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Seven Brothers

Seven Brothers (in Finnish Seitsemän veljestä) is the only novel of the Finnish author Aleksis Kivi and the first significant novel in the Finnish language. It was first published in 1870 and has been twice translated into English, first by Alex Matson[?] and later by Richard Impola[?].

Seven Brothers is a tragicomic tale about seven brothers of Jukola family who end up handling their farm after their parents have died. Brothers include the strong Juho, two sets of twins, Tuomas & Aapo and Timo & hunter Lauri, would-be-preacher Simeoni and the youngest Eero.

At first, the brothers are not a particularly peaceful lot and end up quarreling with the local constable, jury, vicar, precentor and teachers – not to mention their neighbours in Toukola village. No wonder young girls' mothers do not regard them as good suitors. When they should learn to read before they can accept church confirmation and therefore official adulthood, they escape.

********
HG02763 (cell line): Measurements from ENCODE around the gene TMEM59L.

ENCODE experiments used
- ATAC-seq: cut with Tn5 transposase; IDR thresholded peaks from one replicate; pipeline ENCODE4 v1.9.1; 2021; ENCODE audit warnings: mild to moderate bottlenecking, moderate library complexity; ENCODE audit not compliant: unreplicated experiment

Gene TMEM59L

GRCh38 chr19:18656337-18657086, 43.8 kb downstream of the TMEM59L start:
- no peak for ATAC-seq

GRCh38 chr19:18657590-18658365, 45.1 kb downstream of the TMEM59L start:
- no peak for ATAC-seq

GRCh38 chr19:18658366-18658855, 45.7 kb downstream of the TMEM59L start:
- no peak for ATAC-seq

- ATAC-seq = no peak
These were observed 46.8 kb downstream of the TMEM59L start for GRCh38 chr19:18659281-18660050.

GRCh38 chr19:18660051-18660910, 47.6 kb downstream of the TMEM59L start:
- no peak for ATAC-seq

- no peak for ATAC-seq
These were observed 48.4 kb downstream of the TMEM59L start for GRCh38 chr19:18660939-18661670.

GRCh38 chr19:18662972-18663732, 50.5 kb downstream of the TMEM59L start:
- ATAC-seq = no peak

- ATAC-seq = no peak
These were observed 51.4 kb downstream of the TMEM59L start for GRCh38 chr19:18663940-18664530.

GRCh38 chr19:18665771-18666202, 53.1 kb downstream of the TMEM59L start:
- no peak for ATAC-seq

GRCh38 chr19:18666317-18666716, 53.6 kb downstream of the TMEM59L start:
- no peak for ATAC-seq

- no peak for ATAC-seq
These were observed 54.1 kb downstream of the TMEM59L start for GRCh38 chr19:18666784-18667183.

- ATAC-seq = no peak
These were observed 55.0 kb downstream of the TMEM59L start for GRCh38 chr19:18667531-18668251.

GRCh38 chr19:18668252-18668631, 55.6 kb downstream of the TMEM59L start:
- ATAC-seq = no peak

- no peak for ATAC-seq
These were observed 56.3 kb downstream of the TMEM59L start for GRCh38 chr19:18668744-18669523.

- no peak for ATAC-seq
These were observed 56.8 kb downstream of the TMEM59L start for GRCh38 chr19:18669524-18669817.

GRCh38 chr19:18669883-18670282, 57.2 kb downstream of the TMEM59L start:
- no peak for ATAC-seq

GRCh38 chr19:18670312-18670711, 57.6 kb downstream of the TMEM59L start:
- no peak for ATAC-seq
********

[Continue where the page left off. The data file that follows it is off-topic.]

Eventually they end up moving to distant Impivaara in the middle of relative wilderness but their first efforts are shoddy – in a Christmas eve they end up burning their new house. Next spring they try again and manage to kill a hostile herd of bulls. Ten years of clearing forest for fields, hard work and hard drinking – and Simeoni’s delirium tremens - eventually make them change their ways. They learn to read on their own and eventually return to Toukola.

In the end most of them become pillars of the community and family men. Still, the tone of the tale is not particularly moralistic.



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